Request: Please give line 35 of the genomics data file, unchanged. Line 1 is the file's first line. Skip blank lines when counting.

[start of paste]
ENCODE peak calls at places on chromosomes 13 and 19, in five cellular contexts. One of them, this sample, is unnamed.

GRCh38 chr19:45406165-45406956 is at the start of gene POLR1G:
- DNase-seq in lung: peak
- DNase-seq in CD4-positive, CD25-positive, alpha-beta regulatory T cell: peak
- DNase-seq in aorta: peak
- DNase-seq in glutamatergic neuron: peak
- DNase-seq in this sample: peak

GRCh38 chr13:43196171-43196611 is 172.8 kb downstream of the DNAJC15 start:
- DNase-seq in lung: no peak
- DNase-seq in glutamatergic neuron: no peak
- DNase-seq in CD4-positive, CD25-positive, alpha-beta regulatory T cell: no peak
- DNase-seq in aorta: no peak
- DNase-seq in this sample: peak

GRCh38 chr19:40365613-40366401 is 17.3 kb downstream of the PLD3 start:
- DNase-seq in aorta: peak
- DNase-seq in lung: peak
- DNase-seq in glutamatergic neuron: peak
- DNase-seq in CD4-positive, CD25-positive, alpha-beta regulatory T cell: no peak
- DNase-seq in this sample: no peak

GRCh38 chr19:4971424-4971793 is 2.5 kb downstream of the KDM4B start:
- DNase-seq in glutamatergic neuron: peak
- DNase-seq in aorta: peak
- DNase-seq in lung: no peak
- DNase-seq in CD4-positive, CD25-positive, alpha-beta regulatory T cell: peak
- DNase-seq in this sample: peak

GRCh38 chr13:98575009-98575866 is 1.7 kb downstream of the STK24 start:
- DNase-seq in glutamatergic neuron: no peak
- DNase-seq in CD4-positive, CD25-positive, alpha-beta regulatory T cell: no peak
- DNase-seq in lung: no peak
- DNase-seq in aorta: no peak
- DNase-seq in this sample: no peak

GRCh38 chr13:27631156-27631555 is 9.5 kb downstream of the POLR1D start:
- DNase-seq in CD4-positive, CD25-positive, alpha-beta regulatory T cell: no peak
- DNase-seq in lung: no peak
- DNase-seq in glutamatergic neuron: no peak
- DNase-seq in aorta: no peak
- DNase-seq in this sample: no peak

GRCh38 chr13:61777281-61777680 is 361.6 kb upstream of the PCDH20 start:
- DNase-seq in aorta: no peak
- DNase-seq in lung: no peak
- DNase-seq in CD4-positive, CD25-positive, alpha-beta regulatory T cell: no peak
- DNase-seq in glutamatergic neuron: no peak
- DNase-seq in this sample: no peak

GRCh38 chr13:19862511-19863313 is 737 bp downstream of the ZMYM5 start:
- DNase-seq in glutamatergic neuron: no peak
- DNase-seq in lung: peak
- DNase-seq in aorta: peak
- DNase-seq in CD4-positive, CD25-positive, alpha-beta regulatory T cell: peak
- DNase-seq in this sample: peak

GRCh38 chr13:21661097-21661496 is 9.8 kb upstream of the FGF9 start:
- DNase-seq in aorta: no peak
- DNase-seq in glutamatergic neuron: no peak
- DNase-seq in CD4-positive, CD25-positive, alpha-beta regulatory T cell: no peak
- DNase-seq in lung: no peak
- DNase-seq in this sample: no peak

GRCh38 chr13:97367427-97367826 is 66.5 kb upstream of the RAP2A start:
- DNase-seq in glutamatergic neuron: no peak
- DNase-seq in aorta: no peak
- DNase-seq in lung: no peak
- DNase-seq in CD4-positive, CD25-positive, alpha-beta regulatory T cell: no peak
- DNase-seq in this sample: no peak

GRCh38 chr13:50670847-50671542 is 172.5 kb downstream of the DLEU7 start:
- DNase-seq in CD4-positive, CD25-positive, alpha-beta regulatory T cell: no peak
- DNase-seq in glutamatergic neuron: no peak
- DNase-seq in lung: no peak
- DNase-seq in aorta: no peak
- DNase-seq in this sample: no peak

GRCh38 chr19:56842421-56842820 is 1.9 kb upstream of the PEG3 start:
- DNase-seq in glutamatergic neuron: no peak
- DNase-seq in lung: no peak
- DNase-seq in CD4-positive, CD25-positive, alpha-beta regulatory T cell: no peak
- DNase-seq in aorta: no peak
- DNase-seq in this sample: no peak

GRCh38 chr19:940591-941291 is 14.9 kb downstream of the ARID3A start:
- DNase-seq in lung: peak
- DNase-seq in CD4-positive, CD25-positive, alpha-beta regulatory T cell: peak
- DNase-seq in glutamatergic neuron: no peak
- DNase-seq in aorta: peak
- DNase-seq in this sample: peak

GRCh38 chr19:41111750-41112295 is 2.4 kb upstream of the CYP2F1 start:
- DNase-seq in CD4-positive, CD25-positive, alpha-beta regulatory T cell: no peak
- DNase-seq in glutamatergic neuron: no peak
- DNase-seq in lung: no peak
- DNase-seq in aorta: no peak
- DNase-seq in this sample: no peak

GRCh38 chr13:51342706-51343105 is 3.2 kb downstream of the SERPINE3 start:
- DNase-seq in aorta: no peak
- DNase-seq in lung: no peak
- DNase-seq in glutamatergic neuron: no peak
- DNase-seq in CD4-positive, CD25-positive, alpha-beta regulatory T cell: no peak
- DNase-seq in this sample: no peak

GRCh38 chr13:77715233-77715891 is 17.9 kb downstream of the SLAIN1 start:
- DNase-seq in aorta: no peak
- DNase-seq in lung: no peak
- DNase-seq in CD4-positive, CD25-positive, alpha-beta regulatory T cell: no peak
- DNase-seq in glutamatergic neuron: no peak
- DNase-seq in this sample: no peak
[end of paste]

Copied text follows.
- DNase-seq in glutamatergic neuron: no peak